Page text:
Drugmakers often live or die by their blockbusters. Since the drugs can make up a large percentage of total revenues, changes of the blockbusters often drive the overall changes in the top line.

In the first quarter, AstraZeneca (NYSE: AZN) did a lot more living that dying. Its top selling drug, anti-psychotic Seroquel, was up 13% year over year. Cholesterol drug Crestor is right behind Seroquel in sales thanks to a 34% increase in sales and AstraZeneca's asthma medication Symbicort also had a nice showing up, up 36% year over year.

Those large gains helped the company raise revenue by 11%. And the bottom line looked even better with earnings per share up 20% after adjusting for restructuring and acquisition charges and a one-time tax gain.

After the strong quarter, AstraZeneca upped its full-year adjusted EPS guidance by $0.15 on the low end and $0.05 on the upper end. Everything will have to fall in place perfectly to reach the $6.32 per share it reached in 2009. Last year's earnings contained a large gain from selling pandemic flu vaccine, but unlike GlaxoSmithKline (NYSE: GSK) and sanofi-aventis (NYSE: SNY), AstraZeneca didn't see substantial sales carry over into the first quarter. Sales of AstraZeneca's pandemic vaccine were $39 million in the first quarter compared to $389 million last year.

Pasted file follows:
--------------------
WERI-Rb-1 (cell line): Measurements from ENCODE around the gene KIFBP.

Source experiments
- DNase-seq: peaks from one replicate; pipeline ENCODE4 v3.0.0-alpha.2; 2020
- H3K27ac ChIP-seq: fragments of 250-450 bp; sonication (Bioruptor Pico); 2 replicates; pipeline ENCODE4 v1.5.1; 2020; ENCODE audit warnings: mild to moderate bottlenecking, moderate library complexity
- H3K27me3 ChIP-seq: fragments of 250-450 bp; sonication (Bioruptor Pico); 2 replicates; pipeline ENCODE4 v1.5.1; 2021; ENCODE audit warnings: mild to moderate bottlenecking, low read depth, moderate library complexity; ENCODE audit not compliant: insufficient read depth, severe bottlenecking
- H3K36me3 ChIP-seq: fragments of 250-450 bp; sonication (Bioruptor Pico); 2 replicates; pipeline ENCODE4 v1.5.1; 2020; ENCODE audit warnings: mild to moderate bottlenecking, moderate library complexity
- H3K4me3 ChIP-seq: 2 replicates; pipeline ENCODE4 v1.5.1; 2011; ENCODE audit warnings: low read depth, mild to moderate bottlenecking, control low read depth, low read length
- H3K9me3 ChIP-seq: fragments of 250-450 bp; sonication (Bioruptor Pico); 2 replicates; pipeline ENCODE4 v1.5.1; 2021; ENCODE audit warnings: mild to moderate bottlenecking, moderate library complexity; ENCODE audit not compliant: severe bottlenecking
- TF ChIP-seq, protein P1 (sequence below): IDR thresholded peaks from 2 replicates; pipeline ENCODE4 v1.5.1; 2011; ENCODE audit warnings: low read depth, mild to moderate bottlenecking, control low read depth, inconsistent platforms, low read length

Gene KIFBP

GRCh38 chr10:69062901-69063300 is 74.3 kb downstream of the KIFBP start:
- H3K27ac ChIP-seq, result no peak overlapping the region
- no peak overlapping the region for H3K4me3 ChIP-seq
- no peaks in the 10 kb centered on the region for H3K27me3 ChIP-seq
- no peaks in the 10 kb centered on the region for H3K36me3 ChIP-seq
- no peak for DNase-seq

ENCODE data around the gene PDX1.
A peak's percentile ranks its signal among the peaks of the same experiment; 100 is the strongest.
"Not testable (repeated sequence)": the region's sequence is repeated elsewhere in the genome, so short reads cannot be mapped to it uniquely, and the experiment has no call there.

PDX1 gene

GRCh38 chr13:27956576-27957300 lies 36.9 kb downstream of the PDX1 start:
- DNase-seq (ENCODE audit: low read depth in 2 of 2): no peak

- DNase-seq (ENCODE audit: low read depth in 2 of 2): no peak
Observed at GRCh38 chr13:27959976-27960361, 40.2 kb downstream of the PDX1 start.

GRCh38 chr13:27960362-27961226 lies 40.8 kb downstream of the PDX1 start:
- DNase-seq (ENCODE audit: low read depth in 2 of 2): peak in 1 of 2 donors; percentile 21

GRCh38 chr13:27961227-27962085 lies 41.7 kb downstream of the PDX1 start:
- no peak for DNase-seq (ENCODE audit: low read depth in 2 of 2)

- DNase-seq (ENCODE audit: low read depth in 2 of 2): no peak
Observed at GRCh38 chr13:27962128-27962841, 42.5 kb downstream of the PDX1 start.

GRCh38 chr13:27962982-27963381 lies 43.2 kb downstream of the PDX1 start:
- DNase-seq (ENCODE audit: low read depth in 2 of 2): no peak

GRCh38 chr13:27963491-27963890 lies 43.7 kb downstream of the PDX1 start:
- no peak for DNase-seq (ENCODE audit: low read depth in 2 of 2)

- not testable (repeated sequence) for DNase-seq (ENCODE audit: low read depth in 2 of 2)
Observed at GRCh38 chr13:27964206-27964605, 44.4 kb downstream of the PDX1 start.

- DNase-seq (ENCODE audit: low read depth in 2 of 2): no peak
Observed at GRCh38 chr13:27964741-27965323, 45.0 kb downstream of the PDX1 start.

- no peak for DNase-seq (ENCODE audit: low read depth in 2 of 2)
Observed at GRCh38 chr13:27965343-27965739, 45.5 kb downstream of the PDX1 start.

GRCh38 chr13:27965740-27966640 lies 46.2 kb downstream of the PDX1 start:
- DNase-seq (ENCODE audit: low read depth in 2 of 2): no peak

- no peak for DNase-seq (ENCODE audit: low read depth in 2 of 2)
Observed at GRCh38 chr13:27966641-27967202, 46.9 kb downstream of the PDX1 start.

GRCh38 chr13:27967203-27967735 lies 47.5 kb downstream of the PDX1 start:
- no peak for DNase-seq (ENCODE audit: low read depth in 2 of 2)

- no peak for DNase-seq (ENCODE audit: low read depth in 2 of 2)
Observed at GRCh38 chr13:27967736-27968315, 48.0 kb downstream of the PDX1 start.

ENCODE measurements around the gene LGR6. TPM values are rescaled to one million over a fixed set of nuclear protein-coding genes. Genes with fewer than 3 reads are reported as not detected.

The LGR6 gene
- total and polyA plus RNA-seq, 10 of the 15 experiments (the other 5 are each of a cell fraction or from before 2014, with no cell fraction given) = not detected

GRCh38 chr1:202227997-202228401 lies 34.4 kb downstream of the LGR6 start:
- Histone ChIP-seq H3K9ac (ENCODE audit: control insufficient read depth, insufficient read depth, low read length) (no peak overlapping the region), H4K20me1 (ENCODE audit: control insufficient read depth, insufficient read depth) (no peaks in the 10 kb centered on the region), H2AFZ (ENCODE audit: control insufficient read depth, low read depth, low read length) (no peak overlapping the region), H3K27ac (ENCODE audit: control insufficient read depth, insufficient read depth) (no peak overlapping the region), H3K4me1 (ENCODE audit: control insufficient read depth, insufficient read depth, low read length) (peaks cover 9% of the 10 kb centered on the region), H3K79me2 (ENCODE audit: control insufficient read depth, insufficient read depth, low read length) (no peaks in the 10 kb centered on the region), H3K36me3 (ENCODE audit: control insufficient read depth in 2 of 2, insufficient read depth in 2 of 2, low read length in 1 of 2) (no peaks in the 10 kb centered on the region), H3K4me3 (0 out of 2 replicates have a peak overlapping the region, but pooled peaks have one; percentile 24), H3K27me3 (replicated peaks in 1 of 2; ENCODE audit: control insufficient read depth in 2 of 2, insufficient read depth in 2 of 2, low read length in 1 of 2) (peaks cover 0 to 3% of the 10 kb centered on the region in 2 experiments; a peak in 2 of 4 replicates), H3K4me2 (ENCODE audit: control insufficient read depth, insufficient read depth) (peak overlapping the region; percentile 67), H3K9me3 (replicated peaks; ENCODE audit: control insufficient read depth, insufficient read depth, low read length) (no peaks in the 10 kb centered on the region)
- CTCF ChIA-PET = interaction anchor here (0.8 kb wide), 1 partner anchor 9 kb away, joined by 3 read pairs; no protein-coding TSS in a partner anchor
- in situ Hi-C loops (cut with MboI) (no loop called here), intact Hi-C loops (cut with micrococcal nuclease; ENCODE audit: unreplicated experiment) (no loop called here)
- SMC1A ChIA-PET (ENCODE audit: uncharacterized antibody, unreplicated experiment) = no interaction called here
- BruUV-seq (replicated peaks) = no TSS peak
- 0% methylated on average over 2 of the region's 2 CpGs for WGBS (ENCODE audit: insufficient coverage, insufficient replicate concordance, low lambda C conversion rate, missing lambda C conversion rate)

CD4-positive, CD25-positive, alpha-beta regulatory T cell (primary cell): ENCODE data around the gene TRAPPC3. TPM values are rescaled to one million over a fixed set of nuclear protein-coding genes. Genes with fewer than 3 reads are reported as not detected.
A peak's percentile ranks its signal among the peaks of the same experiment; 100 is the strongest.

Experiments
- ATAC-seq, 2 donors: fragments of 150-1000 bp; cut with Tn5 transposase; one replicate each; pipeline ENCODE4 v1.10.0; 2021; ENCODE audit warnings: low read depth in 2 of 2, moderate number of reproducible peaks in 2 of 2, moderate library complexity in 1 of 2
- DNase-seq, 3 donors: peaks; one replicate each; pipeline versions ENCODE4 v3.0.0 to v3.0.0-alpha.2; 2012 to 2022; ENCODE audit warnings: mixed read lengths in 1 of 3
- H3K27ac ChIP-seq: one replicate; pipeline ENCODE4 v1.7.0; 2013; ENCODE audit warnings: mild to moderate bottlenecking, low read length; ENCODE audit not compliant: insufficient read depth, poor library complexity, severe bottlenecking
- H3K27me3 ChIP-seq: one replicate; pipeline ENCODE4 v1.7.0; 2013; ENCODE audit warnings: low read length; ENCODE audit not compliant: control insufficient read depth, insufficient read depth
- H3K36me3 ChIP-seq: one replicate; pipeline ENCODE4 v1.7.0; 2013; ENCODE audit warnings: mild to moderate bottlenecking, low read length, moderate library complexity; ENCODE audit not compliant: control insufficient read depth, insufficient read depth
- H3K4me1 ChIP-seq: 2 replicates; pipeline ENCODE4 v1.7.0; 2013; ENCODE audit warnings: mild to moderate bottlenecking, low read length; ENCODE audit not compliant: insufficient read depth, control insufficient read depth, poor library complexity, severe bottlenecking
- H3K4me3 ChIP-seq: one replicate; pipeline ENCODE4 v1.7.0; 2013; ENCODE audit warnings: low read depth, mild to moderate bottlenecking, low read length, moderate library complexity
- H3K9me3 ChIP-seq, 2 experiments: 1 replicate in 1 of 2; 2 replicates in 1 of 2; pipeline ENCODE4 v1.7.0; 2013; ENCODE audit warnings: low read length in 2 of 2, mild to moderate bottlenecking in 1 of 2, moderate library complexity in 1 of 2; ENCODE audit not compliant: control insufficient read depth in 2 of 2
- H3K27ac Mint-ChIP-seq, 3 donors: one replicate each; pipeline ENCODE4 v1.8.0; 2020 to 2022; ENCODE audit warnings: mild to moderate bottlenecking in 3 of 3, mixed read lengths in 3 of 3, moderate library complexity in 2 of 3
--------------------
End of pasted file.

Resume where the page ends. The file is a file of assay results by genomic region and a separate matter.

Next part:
AstraZeneca's near-term future hinges on the fate of its blood thinner, Brilinta, which is currently under review by U.S. and EU regulators. But gaining marketing approval may be the easiest part, as Brilinta will have to go up against heavyweight Plavix from Bristol-Myers Squibb (NYSE: BMY) and Sanofi. Brilinta beat Plavix in a head-to-head trial, but so did Eli Lilly's (NYSE: LLY) Effient, and it managed just $8.8 million in sales last quarter.

AstraZeneca may not have enough blockbusters in the pipeline to deal with its upcoming patent expirations, but while they're still free from generic competition, investors are getting to live the revenue-growth dream.

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Fool contributor Brian Orelli, Ph.D., doesn't own shares of any company mentioned in this article. The Fool owns shares of GlaxoSmithKline and has a disclosure policy.